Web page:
The Organisation for Economic Co-operation and Development’s (OECD) global minimum 15 percent corporate tax is not on the front burner of the government’s agenda at the moment, Attorney General Ryan Pinder said yesterday.
The OECD announced over the weekend that 136 of its 140 member jurisdictions have agreed to the G20/OECD Inclusive Framework on Base Erosion and Profit Shifting to reform the global taxation system, which calls for the implementation of a minimum corporate tax at 15 percent.
Pinder said although the previous administration agreed in principal to support the proposal, the new Davis administration needs to review precisely what The Bahamas has committed to.
“I think the prior administration had indicated to the OECD they were supportive of it. We’re reviewing it now and reviewing the different protocols. You would see that there are different thresholds on revenue and its applicability on the different companies that may be doing business in The Bahamas. Given those thresholds, I think forcing our domestic economy into a corporate income tax is not there,” he told Guardian Business before the weekly Cabinet meeting.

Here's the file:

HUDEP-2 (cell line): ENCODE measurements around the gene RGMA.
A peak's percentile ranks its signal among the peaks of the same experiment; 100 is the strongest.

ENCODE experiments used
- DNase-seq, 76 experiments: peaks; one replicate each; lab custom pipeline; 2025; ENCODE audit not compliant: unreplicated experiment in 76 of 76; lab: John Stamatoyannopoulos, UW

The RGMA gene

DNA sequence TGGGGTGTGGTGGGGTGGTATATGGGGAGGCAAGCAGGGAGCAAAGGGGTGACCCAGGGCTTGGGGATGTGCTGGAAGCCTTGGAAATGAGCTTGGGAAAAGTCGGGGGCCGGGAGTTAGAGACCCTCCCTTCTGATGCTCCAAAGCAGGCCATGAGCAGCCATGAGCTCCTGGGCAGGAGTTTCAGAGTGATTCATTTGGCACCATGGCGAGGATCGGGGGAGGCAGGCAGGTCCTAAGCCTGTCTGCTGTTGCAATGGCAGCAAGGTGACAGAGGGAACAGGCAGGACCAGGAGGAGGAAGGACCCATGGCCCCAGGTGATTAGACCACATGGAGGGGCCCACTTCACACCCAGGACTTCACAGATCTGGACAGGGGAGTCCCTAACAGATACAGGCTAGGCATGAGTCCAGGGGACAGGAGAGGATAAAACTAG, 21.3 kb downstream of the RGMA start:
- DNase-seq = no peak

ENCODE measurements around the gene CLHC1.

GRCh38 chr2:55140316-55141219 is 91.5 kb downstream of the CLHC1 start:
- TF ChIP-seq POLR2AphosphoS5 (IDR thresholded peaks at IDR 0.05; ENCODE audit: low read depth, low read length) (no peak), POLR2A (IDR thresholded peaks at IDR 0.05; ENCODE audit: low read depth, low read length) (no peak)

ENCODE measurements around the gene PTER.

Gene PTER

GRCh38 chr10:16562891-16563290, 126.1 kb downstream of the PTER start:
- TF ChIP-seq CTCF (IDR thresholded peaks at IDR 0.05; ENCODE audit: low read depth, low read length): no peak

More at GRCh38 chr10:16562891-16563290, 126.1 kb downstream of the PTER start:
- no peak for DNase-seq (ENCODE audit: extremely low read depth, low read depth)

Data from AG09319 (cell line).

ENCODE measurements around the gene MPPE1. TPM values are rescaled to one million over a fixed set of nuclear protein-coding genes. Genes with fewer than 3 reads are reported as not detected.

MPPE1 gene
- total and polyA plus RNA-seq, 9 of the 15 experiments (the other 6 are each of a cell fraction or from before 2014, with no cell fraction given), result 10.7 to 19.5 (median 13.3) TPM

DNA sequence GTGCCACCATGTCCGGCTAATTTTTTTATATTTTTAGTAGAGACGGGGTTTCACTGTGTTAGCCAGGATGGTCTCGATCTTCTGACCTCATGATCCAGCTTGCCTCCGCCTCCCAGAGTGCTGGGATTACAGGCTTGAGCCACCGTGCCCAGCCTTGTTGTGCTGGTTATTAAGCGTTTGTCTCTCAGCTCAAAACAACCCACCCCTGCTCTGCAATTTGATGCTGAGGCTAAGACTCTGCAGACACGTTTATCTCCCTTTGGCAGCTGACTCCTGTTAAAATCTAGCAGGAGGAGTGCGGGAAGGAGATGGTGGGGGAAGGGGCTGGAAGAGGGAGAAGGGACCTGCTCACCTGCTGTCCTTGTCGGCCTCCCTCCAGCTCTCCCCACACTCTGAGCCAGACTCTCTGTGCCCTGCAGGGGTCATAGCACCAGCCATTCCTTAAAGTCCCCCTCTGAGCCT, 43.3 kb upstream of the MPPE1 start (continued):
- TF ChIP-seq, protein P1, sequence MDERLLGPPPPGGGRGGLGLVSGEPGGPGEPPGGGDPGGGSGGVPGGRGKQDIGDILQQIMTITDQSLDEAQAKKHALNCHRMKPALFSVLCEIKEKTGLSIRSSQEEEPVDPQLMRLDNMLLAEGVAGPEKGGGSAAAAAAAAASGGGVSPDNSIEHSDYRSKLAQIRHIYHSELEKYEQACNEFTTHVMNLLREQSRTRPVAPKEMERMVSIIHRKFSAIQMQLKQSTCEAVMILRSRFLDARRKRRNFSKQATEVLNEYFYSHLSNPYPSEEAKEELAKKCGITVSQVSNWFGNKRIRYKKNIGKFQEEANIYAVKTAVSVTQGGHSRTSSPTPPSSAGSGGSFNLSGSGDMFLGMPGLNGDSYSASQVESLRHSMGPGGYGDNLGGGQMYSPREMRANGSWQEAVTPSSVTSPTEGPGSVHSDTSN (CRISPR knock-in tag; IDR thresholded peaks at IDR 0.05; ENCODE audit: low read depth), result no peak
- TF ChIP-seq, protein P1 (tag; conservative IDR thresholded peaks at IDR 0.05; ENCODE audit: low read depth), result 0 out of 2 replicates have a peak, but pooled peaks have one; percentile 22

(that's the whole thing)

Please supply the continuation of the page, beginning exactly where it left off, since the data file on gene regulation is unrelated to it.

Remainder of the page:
“Most, if not all, of our companies are below those revenue thresholds, so it’s really a multinational type of income tax. So we’ll be taking a look at it – if it’s something we should pursue and what the best way to implement it is, but right now I don’t see the OECD’s program as one that would affect the day-to-day businesses of The Bahamas. We’re reviewing our commitments and the protocols right now. I don’t see this as a front burner item right now.”
The Inclusive Framework includes the Two-Pillar Solution to Address the Tax Challenges Arising From the Digitalisation of the Economy. It is expected to be delivered to the G20 Finance Ministers and Central Bank Governors Meeting in Washington DC today, October 13.
Under the framework, countries are tasked with signing a multilateral convention next year and have necessary legislation in place for implementation in 2023.
The OECD and other global financial watchdogs have tried to rein in small offshore financial centers like The Bahamas that have zero or very low corporate taxes, leading to continued sanctions and “blacklistings”.
The OECD maintained that developing countries would be on equal footing under the new framework and the Two-Pillar solution contains a number of features to ensure that the concerns of low-capacity countries are addressed.